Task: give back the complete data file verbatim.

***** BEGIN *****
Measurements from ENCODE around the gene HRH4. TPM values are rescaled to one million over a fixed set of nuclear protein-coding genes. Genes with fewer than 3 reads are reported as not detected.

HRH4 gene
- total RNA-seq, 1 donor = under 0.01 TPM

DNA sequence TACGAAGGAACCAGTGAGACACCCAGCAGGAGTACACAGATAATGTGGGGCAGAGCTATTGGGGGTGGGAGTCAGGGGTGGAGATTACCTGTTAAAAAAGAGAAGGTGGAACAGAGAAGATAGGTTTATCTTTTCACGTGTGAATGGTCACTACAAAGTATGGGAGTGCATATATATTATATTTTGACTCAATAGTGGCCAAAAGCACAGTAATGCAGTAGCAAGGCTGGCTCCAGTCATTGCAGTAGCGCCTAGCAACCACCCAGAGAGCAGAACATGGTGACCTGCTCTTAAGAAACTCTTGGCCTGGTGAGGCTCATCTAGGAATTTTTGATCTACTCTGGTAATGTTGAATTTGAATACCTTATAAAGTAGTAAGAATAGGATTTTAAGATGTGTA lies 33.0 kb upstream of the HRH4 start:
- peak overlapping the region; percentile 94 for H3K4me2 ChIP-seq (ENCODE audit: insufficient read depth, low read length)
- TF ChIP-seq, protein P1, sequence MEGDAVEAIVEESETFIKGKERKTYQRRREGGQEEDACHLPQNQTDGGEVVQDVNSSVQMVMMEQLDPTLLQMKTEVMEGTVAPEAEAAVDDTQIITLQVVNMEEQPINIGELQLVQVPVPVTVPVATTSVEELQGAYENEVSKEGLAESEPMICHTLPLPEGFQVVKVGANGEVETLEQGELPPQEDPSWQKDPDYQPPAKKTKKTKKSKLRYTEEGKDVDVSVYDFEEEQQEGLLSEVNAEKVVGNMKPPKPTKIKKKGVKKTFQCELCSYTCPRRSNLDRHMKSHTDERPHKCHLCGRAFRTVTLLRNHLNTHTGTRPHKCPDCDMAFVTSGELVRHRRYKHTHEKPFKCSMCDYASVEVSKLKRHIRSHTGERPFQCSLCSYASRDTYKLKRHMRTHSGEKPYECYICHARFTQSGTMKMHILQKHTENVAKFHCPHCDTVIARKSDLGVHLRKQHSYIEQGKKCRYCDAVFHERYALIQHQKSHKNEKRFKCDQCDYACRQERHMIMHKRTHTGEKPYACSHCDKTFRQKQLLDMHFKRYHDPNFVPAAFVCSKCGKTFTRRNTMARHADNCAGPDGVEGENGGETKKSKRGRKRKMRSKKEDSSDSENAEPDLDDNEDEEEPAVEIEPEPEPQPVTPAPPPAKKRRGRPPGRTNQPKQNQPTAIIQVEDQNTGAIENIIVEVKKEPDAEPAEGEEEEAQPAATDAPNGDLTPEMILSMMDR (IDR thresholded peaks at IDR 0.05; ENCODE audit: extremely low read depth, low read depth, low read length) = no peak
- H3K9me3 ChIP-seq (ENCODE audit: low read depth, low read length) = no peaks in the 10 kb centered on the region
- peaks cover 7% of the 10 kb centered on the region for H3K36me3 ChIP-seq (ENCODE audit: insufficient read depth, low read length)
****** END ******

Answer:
Measurements from ENCODE around the gene HRH4. TPM values are rescaled to one million over a fixed set of nuclear protein-coding genes. Genes with fewer than 3 reads are reported as not detected.

HRH4 gene
- total RNA-seq, 1 donor = under 0.01 TPM

DNA sequence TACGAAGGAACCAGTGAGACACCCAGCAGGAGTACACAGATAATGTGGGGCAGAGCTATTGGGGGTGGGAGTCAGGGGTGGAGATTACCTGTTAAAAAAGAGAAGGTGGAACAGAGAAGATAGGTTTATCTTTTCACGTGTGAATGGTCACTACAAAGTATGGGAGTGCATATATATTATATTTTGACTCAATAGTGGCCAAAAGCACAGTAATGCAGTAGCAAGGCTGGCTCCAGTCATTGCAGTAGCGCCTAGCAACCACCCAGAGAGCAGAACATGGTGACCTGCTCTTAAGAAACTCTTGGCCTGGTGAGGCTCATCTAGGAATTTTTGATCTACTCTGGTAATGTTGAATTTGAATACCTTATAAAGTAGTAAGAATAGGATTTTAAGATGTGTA lies 33.0 kb upstream of the HRH4 start:
- peak overlapping the region; percentile 94 for H3K4me2 ChIP-seq (ENCODE audit: insufficient read depth, low read length)
- TF ChIP-seq, protein P1, sequence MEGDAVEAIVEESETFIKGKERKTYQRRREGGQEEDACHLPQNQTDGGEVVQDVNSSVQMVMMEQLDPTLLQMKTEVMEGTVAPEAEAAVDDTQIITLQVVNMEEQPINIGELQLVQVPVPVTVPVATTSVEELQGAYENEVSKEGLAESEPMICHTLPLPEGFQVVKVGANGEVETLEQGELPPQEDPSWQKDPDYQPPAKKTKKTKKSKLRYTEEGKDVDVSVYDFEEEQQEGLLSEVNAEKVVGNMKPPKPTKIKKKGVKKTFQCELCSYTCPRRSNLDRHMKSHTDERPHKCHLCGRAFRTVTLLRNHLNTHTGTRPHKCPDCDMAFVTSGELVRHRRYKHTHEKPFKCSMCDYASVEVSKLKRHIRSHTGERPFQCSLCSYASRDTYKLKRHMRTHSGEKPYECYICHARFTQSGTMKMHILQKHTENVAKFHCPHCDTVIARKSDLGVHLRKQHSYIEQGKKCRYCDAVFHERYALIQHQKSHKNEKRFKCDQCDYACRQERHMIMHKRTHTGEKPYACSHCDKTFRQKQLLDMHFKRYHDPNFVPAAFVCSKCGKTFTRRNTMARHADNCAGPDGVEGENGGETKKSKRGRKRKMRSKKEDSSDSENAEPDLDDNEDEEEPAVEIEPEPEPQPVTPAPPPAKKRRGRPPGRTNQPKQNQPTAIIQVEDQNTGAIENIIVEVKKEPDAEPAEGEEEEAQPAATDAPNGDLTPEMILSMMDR (IDR thresholded peaks at IDR 0.05; ENCODE audit: extremely low read depth, low read depth, low read length) = no peak
- H3K9me3 ChIP-seq (ENCODE audit: low read depth, low read length) = no peaks in the 10 kb centered on the region
- peaks cover 7% of the 10 kb centered on the region for H3K36me3 ChIP-seq (ENCODE audit: insufficient read depth, low read length)